The goal of this course is for rural health and safety professionals to be able to identify hazards in the agricultural environment recognize potential worker health effects associated with these hazards, and apply controls to prevent injury and illness in agricultural workplace.
The intended audience for this course is rural health professionals.
The length for this course is approximately 60 minutes depending on the individual user. Upon completion of the course, you will get a certificate of completion from the Great Plains Center of Agricultural Health at the University Of Iowa College Of Public Health.
N/A, however, it is advisable that you have some basic understanding of agricultural environment.
Core Competencies for Public Health Professionals
Domain 3: Communication Skills
- 3A2. Communicates in writing and orally with linguistic and cultural proficiency (e.g., using age-appropriate materials, incorporating images).
At the end of this course, you will be able to:
- Describe some of the physical agents to which agricultural workers are exposed: sunlight (non-ionizing radiation), heat stress, cold stress, and noise.
- Recognize some of the associated health risks that may result from exposure to physical agents.
- Apply the hierarchy of control strategy to control physical hazards in agricultural workplaces.
Before you begin, please take the pretest. The pretest score will not be counted toward your final score.
The content for this course is about the physical agents in agricultural workplaces.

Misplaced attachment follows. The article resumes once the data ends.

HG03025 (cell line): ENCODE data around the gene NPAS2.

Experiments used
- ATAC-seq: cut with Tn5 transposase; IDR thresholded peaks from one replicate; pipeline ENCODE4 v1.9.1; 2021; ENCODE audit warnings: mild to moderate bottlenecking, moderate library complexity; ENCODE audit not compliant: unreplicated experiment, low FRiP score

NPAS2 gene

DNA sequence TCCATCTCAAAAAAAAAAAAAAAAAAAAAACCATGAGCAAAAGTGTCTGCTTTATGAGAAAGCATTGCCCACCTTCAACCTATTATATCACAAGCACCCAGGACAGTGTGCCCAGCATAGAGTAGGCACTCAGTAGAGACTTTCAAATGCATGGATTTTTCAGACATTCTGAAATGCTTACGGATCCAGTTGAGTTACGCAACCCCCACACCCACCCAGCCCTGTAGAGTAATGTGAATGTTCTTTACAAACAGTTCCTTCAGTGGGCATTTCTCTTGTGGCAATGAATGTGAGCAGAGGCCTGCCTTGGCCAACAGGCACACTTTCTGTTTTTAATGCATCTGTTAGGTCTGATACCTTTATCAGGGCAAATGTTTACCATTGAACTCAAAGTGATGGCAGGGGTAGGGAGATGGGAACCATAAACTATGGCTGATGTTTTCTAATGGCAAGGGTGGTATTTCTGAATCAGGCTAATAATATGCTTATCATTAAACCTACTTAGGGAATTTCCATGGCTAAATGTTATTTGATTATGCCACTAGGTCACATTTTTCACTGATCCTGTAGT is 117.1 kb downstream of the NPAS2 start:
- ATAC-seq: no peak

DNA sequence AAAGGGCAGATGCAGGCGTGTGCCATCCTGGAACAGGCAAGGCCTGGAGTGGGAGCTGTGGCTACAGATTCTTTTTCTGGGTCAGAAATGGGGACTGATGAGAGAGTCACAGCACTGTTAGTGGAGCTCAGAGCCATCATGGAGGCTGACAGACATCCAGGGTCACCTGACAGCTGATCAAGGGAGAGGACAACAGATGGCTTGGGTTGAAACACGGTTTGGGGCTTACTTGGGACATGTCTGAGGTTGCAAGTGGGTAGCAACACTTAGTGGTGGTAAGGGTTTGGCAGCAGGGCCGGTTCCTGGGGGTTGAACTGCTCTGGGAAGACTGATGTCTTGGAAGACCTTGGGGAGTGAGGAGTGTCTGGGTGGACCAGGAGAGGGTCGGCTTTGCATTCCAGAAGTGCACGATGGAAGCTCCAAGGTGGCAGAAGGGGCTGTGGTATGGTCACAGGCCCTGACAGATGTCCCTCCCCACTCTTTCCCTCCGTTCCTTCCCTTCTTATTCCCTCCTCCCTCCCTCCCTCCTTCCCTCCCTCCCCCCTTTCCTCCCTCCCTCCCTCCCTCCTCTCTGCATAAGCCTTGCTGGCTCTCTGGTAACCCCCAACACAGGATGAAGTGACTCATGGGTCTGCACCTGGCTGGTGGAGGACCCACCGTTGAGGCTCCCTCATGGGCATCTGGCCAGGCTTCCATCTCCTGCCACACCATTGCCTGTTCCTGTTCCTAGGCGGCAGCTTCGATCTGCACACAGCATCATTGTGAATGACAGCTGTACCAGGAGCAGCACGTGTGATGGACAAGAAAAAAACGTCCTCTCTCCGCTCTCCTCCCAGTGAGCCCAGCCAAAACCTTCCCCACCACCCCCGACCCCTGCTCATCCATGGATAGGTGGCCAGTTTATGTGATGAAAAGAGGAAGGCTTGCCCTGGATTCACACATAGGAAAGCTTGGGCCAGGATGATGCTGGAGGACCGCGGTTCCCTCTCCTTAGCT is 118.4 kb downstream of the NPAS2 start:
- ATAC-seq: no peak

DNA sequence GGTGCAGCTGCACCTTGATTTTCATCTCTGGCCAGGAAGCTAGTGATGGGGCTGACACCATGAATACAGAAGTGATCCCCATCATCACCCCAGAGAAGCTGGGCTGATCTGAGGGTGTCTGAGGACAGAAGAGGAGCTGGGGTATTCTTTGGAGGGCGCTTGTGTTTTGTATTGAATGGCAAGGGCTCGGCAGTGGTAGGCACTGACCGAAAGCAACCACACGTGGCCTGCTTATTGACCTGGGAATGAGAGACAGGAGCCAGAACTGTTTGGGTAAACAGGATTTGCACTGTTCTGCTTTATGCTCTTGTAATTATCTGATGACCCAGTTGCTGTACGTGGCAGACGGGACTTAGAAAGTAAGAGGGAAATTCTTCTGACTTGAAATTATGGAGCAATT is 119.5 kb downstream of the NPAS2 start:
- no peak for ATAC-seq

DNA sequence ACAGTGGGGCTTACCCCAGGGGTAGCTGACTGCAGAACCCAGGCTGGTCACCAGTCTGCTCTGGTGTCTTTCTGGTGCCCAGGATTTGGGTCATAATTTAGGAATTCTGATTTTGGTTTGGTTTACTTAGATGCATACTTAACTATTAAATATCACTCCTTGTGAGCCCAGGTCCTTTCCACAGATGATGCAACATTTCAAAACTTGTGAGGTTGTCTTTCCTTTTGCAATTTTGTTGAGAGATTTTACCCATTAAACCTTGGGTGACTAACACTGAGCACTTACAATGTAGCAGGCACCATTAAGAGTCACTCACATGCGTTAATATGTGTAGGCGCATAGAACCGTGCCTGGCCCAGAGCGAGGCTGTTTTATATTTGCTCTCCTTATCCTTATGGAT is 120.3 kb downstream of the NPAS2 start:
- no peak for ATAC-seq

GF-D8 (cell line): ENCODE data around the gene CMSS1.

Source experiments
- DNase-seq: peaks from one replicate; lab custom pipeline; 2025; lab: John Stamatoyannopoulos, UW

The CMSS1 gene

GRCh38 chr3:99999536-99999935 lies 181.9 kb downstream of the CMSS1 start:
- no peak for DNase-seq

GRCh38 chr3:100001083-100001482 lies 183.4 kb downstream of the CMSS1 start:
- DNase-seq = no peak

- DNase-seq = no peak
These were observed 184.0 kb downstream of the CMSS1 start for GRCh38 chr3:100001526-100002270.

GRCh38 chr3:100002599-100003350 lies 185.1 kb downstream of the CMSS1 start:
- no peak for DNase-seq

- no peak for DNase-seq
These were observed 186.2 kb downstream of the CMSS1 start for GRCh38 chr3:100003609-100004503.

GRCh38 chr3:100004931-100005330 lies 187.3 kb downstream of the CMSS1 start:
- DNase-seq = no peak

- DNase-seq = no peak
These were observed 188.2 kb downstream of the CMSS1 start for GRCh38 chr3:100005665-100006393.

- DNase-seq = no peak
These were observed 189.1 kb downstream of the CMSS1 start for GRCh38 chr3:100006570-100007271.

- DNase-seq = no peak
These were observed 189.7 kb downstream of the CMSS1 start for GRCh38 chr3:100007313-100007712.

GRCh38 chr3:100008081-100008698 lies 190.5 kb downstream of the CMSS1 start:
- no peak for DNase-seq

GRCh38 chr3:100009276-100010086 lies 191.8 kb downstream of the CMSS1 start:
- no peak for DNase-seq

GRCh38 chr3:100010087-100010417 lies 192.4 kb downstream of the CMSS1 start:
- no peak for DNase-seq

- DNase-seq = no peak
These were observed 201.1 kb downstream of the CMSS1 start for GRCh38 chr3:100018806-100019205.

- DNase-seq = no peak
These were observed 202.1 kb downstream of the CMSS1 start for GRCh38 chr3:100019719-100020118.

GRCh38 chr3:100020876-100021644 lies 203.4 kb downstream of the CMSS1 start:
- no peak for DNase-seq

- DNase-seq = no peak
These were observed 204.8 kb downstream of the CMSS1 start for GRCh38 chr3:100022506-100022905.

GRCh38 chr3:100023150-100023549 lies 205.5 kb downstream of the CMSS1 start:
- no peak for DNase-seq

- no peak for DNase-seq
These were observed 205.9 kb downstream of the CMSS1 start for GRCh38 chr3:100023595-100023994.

The course includes a learning module with interactivity and scenario application activities, a list of resources, and a posttest at the end of this course. A Certificate of Completion is awarded on successful completion of this course. In order to successfully complete this course, you MUST score 70% or higher on the posttest. If you do not receive 70% on the posttest, you may review the material and re-take it.
The following organizations collaborated on the development of this course: The Great Plains Center for Agricultural Health and the Midwestern Public Health Training Center, University of Iowa College of Public Health (MPHTC–UICPH).
This project is supported by Grant Number 5 U54 OH007548-11 from CDC – NIOSH for the Agricultural Medicine Core Course (Diane Rohlman, PI) a project within the Great Plains Center for Agricultural Health (Renee Anthony, PI). Course contents are solely the responsibility of the authors and do not necessarily represent the official views of the CDC or NIOSH.